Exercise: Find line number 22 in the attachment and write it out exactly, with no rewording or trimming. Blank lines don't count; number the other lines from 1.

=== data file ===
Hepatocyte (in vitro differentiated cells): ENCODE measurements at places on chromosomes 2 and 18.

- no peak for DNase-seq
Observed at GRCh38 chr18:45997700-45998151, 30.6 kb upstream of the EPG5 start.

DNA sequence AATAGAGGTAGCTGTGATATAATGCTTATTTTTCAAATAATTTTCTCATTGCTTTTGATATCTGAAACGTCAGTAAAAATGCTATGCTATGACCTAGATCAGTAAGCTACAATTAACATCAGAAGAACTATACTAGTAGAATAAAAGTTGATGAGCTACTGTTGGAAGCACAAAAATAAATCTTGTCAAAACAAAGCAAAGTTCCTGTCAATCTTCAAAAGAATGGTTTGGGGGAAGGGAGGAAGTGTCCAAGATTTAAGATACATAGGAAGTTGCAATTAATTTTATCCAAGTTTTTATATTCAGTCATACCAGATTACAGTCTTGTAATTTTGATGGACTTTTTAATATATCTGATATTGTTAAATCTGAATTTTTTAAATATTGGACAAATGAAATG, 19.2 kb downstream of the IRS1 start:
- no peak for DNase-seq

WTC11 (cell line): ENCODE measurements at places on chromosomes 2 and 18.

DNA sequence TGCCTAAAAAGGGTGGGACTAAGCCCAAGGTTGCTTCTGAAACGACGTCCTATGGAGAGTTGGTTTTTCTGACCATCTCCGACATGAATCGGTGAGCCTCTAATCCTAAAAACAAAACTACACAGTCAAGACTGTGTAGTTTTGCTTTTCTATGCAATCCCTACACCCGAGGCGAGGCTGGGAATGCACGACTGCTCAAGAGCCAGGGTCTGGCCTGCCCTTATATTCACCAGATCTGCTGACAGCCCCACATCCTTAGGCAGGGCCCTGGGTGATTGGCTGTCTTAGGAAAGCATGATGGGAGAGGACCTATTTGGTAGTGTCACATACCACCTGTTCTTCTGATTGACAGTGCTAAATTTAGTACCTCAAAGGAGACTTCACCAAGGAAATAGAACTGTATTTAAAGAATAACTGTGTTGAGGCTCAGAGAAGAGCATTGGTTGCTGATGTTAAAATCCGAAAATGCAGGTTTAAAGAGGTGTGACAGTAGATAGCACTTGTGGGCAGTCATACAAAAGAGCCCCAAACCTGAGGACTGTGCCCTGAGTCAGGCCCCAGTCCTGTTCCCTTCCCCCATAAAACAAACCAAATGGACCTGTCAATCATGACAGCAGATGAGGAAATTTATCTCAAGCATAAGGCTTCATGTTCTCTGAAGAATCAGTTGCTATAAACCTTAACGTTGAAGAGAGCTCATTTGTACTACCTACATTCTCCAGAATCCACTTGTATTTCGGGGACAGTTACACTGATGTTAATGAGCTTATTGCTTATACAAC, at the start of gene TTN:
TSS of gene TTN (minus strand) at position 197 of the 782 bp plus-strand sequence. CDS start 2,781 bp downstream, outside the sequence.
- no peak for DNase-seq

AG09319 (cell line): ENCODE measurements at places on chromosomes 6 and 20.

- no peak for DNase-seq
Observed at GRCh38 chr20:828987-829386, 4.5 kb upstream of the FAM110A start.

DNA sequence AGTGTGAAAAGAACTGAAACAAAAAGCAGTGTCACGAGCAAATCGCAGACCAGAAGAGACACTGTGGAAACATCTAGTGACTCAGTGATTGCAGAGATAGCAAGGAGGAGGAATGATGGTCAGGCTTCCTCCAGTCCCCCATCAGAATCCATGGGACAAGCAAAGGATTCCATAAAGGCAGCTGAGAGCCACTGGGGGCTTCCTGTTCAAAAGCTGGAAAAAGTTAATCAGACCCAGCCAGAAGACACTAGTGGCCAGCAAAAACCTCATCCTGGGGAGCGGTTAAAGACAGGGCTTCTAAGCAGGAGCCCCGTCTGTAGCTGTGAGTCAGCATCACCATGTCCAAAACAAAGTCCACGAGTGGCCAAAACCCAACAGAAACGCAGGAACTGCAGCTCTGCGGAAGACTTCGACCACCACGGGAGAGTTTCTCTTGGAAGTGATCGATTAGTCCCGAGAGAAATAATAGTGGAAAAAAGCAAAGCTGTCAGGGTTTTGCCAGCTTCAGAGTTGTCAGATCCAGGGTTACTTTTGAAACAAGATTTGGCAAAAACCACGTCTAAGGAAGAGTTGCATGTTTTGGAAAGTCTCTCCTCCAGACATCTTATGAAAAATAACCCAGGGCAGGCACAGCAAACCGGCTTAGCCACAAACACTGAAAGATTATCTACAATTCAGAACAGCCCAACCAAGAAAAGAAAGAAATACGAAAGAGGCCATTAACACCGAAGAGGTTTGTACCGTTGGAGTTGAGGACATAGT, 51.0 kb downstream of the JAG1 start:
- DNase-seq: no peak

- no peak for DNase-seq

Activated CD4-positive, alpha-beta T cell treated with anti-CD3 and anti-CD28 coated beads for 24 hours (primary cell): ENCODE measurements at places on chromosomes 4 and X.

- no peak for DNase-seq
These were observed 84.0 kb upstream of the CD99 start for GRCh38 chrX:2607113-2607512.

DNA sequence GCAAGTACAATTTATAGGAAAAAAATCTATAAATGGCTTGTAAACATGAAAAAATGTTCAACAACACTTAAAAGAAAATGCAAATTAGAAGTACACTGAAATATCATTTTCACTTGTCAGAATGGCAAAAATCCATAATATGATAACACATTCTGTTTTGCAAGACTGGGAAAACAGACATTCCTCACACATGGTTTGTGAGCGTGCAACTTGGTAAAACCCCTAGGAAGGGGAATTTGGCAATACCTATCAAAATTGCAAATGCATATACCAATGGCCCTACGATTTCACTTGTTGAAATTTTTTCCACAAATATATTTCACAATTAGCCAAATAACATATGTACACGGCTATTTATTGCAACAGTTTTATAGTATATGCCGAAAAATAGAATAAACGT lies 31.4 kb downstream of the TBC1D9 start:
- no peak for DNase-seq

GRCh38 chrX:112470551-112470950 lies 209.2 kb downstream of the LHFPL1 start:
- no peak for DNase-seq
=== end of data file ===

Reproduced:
- no peak for DNase-seq